Endorphins are my medicine & having a purpose helped me look forwards. It was key to divide my energy between the boys, work, play and Ross.

It was also important that in the moments between distractions (when grief gripped suddenly) I let myself go & cry, HARD. I hugged the boys tightly in these moments. They needed to see that I wasn’t a robot, and that they were important. Then I simply got back up, dusted myself off and carried on again.


Don’t underestimate the power of a furry friend. Having a pet (of the feline variety) on board is fantastic for mental health. Did you know that just 20 seconds a day of stroking a pet releases stress-reducing hormones? They also take up surprisingly little space.

Once we got our cat Ronnie acquainted with boat life, having him quickly became one of the best decisions we ever made. Not forgetting cats keep the rats at bay! There will be more on our new furry fella as time goes on…

boat life laura
boat life laura ronnie


For information on healthcare requirements for visitors to Greece here is a useful link:

Extracting the knowledge from our experience, here is my personal experience so far with various medical services here in Greece.


Always be aware of the safest place to ‘leave’ your vessel. Should you need urgent or organised medical care whilst sailing. Before visiting islands locate the local hospital, private healthcare specialists and then their proximity to a marina. So that they can look after your boat in the event you need to leave it.

We DON’T recommend leaving your boat at port as boat insurance doesn’t cover this. In our experience often anchors are crossed or adverse weather conditions require your vessel to need adjusting. Utilising a marina means this worry is out of your hands and the boat is in their care.

This is why Ross had to stay in Zakynthos whilst I was in Patras hospital. Holly Blue was at port when I was transferred and this particular port is notorious for anchors being picked up. This is mainly by the huge tourist ships that come in and out of the port.


If you have a serious medical condition or require emergency surgery you usually need to be transferred to the mainland. This is by either ferry or helicopter as smaller island hospitals (in our experience) are either ill-equipped for serious cases. Often an anaesthetist is not present on weekends. This situation has arisen twice for us now.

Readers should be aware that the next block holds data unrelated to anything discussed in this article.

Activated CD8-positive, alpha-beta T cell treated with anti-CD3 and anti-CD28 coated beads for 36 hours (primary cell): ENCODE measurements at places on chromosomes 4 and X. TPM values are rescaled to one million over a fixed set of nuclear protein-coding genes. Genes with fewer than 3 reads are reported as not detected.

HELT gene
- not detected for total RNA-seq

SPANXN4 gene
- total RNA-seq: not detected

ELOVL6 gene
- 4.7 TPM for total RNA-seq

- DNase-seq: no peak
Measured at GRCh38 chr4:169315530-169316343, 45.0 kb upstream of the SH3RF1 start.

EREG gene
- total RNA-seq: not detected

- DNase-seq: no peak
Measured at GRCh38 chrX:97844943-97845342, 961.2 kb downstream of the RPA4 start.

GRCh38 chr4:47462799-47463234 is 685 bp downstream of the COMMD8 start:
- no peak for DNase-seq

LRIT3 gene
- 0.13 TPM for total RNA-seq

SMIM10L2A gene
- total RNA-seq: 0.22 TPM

Most island hospitals are fairly well managed and can be quite quiet too. The doctors and staff are professional and thorough. Note that what establishments might lack in decor their services make up for. Waiting times are usually not extreme either. In all cases we have often been treated immediately.


Something to bear in mind is that children are not permitted in Greek state hospitals. Fortunately they are quite relaxed with partners visiting and sleeping over.

The ONLY time we have noted an island hospital to have poor standards was at Kos main hospital. We do NOT recommend anyone to go there. Seek private hospitals and health professionals if you happen to need to visit.

One thing to note is that Greek healthcare workers are passionate about their work but their approach can seem stern. This is just the ‘Greek way’. It’s nothing personal! What might seem lacking in sensitivity they make up for in their urgency to look after you physically.

Last but not least the food – take your own! You do get fed by Greek Government hospitals but it is incredibly plain, bland and won’t fill you for long. This is because many patients are being prepped for surgery or have sensitive stomachs due to conditions or post-surgery. Although it makes sense it doesn’t make a bad situation any easier to ‘stomach’. There are canteens and shops in most hospitals that sell more appealing products. Visitors can even buy beer, as you will have seen from the episode!


Aside from government healthcare there is also a vast array of great private medical specialists. This includes dental care. And can be found on the majority of the islands. If you like a menu to choose from, prettier walls and speedier service look into this when taking to cruising. Prices are reasonable and the level of care is generally great.

Much love to you guys, and as always, thanks for being there and keeping the dream alive for us.

If you would like to join the crew for early release episodes you can become become an official member here.

Laura xx

Watch the episode in full, here!

Laura hospital
ross and laura hospital